Sports are a silly thing.
I just took an overnight bus from St. Louis to Kansas City just so I could see my favorite team, the Baltimore Orioles, play one more playoff game against the Kansas City Royals. My roommates dropped me off on an abandoned street corner in downtown St. Louis at 12:45 where the bus stop was supposed to be. They had a chemistry exam to study for so I was on my own, except for the homeless man who oddly enough asked me if I wanted HIS jacket. After a good 20 minutes of confusion, my vehicular steed appeared out of the night. The Megabus had arrived.
Once seated upstairs, I began to doze off into slumber when I was suddenly awoken by the driver of the bus. Apparently someone had put a dog into the luggage compartment below and the driver was determined to deduce the identity of the owner. “WHO DOG? WHO DOG? WHO DOG?” he bellowed across the cabin. All of a sudden and to no one in particular he yelled, “HEY TRINA. CALL THE POLICE. WE GOT DOG.” Whether or not this man understood how to use the word “a” was extremely unclear. Eventually he grew bored of his crusade and returned to the steering wheel beneath me. It’s a shame too, I guess we’ll never know “WHO DOG” it really was.
Four and a half rocky hours of sleep later I arrived in Kansas City at 6 AM. Thankfully enough there was a diner right across from the bus stop where I was able to procure a hot meal. I’m currently sitting in a Starbucks, where I plan to be for the next hour or so until the library opens so I can finish Tolstoy’s War and Peace snag a quick nap. I spent over 250 bucks on the bus, hotel, and tickets for the game. And for what? So I can take a cab out to Kauffman Stadium to watch my team finish its swift playoff disintegration? So I can surround myself with (rightfully) ecstatic Royals fans who so eagerly anticipate their first AL title since 1985? So I can return to St. Louis defeated and dismayed?
Kansas City at 6:45 AM
The Orioles could very well win tonight, tomorrow, return home and take game 6 and 7. They could win four straight and become the second team to ever come back from a 3-0 deficit. They could continue that momentum into the World Series and roll over the Giants/Cards. They could ignite the entire city of Baltimore with their resilient comebacks and memorable performances. Adam Jones could put his name up there with Cal, Brooks, and the boys by bouncing back from a rough start to the postseason and lead his team to the Promised Land. Nelson Cruz could further cement his argument as the greatest postseason power hitter of all time. Ubaldo Jimenez could get a World Series ring (LOL). By winning four straight this team could make an entire generation of O’s fans forget about a decade and a half of painful Augusts and boring Octobers.
Unfortunately, chances are that none of this happens.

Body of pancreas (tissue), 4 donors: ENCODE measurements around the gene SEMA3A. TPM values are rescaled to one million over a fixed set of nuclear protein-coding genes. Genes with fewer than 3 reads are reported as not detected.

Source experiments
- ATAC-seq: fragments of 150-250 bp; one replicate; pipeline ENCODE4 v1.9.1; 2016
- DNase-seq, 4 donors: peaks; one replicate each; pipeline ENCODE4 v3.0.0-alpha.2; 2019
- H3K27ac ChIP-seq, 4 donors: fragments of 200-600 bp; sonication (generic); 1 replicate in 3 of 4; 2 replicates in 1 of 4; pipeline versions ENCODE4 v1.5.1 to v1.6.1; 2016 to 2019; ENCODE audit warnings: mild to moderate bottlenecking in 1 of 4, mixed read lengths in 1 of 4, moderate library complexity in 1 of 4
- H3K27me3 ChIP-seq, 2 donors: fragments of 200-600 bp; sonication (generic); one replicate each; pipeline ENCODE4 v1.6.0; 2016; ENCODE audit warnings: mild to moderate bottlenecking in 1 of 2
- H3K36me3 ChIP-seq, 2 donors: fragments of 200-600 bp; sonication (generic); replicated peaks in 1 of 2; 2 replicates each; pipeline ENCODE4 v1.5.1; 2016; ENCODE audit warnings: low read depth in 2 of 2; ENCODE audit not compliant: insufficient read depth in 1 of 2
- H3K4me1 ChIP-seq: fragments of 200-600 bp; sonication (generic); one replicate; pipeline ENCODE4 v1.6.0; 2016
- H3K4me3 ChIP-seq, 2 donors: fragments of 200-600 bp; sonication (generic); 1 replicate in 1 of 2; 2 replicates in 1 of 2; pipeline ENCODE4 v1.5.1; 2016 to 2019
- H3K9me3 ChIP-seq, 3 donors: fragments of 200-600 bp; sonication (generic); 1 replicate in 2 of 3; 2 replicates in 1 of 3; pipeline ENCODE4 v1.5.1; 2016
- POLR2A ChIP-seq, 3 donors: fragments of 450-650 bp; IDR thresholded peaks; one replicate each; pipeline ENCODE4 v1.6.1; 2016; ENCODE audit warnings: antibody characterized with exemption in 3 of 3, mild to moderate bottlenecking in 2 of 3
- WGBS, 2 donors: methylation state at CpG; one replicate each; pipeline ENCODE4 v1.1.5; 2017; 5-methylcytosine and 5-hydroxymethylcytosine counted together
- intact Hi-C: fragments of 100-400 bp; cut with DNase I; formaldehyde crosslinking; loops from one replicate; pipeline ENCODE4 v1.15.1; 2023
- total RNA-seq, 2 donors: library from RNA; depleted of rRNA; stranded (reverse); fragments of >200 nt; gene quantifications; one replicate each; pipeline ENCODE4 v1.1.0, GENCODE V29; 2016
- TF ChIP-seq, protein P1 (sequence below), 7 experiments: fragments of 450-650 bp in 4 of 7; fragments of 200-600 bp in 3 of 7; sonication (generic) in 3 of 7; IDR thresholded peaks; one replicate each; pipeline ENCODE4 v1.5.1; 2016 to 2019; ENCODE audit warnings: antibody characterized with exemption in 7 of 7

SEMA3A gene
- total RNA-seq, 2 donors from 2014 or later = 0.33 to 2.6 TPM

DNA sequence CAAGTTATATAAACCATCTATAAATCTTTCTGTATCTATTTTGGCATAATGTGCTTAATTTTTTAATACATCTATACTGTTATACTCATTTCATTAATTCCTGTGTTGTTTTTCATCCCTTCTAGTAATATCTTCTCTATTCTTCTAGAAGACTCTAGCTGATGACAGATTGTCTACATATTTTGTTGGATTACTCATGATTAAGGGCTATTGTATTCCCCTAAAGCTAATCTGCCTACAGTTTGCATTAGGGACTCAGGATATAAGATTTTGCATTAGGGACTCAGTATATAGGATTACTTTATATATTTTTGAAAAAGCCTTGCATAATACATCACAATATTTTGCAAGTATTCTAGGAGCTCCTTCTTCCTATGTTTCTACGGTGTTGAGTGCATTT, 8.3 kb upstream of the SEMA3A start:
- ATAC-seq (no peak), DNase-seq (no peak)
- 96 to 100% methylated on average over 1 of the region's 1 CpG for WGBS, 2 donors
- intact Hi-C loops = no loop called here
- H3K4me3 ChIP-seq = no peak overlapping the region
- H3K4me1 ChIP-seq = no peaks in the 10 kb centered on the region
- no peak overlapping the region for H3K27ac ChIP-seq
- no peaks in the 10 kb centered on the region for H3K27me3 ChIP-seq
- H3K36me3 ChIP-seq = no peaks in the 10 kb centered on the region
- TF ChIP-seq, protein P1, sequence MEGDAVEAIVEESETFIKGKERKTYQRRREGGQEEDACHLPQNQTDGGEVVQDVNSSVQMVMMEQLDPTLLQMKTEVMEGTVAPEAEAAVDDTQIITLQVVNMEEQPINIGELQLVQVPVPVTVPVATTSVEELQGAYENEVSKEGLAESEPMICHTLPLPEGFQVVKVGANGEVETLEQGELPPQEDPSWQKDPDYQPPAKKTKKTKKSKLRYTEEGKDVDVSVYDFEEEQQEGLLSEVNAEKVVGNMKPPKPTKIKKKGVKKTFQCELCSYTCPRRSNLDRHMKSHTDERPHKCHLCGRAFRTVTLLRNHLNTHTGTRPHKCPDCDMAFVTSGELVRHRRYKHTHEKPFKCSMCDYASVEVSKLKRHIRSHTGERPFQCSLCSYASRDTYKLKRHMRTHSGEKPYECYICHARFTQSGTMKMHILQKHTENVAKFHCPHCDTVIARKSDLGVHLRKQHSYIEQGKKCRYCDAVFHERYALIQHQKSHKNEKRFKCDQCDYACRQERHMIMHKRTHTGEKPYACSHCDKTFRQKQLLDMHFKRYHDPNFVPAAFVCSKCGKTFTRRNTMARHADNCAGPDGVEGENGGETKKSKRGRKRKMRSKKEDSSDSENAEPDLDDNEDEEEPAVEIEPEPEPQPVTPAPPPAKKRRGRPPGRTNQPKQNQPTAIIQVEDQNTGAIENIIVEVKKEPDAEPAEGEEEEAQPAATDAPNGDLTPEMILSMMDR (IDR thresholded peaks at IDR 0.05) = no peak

The Orioles will probably lose this series. Jason Vargas will probably turn into tubby Kershaw 2.0 or James Shields will be James Shields or Terrance Gore will hit a walk off home run or any other number of absurd possible alternate realities will take place. I, and the rest of the rational baseball universe, know the Orioles don’t have a good chance, but I’m here in Kansas City nonetheless.
Baseball, and baseball fandom in particular, is all about the idea of possibility. There’s a reason fans make a premeditated decision to go to Florida or Arizona in the spring. There’s a reason Opening Day is sold out at almost every park. There’s a reason I’m sitting in this Starbucks on only 4 hours of sleep. We as fans latch on to hope and possibility, clinging to the edge of the cliff until survival is no longer possible. We all cherish the fact that one day, just maybe, that team lifting the trophy will be ours. We hold on until a championship team is mathematically impossible. We do these seemingly irrational things because sports provide us with comfort, community, and a sense of shared experience.
Tonight hundreds of thousands of Orioles fans will gather around their television sets, hoping that they won’t be doing so for the last time this season. They’ll suffer through numerous references to the fact that the “Royals just have it this year” (They actually do, and good for all the Royals fans. You really do deserve it). Enduring Adam Jones pop-out after Adam Jones pop-out they’ll remain in front of their TV’s because until that final out, there’s always a chance. Until a youthful throng of Royal blue races towards the pitchers mound in jubilation and until Kansas City is coated head to toe in mediocre champagne, there’s a reason for O’s fans to watch, there’s a reason for Baltimore to believe, there’s a reason I’ll be decked out in all my Orioles orange at game four later tonight.
So you’re sayin there’s a chance, eh?